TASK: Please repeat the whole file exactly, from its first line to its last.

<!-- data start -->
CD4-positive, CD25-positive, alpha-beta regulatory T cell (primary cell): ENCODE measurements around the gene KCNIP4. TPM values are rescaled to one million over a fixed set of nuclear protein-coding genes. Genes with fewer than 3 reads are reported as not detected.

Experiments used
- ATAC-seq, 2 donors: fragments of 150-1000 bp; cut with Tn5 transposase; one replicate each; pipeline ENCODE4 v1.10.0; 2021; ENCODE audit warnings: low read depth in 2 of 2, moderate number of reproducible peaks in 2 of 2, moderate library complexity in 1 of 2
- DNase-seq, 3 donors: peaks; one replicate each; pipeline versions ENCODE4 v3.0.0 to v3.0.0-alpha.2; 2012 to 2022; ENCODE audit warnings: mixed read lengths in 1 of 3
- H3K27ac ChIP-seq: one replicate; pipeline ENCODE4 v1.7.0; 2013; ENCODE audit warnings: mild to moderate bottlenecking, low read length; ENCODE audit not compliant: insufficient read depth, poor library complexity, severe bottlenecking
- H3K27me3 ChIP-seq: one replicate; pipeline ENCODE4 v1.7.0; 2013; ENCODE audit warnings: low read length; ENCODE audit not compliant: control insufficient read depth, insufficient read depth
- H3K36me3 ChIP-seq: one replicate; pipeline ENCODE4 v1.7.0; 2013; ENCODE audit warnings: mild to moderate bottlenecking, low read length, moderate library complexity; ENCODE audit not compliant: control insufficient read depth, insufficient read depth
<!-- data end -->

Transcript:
CD4-positive, CD25-positive, alpha-beta regulatory T cell (primary cell): ENCODE measurements around the gene KCNIP4. TPM values are rescaled to one million over a fixed set of nuclear protein-coding genes. Genes with fewer than 3 reads are reported as not detected.

Experiments used
- ATAC-seq, 2 donors: fragments of 150-1000 bp; cut with Tn5 transposase; one replicate each; pipeline ENCODE4 v1.10.0; 2021; ENCODE audit warnings: low read depth in 2 of 2, moderate number of reproducible peaks in 2 of 2, moderate library complexity in 1 of 2
- DNase-seq, 3 donors: peaks; one replicate each; pipeline versions ENCODE4 v3.0.0 to v3.0.0-alpha.2; 2012 to 2022; ENCODE audit warnings: mixed read lengths in 1 of 3
- H3K27ac ChIP-seq: one replicate; pipeline ENCODE4 v1.7.0; 2013; ENCODE audit warnings: mild to moderate bottlenecking, low read length; ENCODE audit not compliant: insufficient read depth, poor library complexity, severe bottlenecking
- H3K27me3 ChIP-seq: one replicate; pipeline ENCODE4 v1.7.0; 2013; ENCODE audit warnings: low read length; ENCODE audit not compliant: control insufficient read depth, insufficient read depth
- H3K36me3 ChIP-seq: one replicate; pipeline ENCODE4 v1.7.0; 2013; ENCODE audit warnings: mild to moderate bottlenecking, low read length, moderate library complexity; ENCODE audit not compliant: control insufficient read depth, insufficient read depth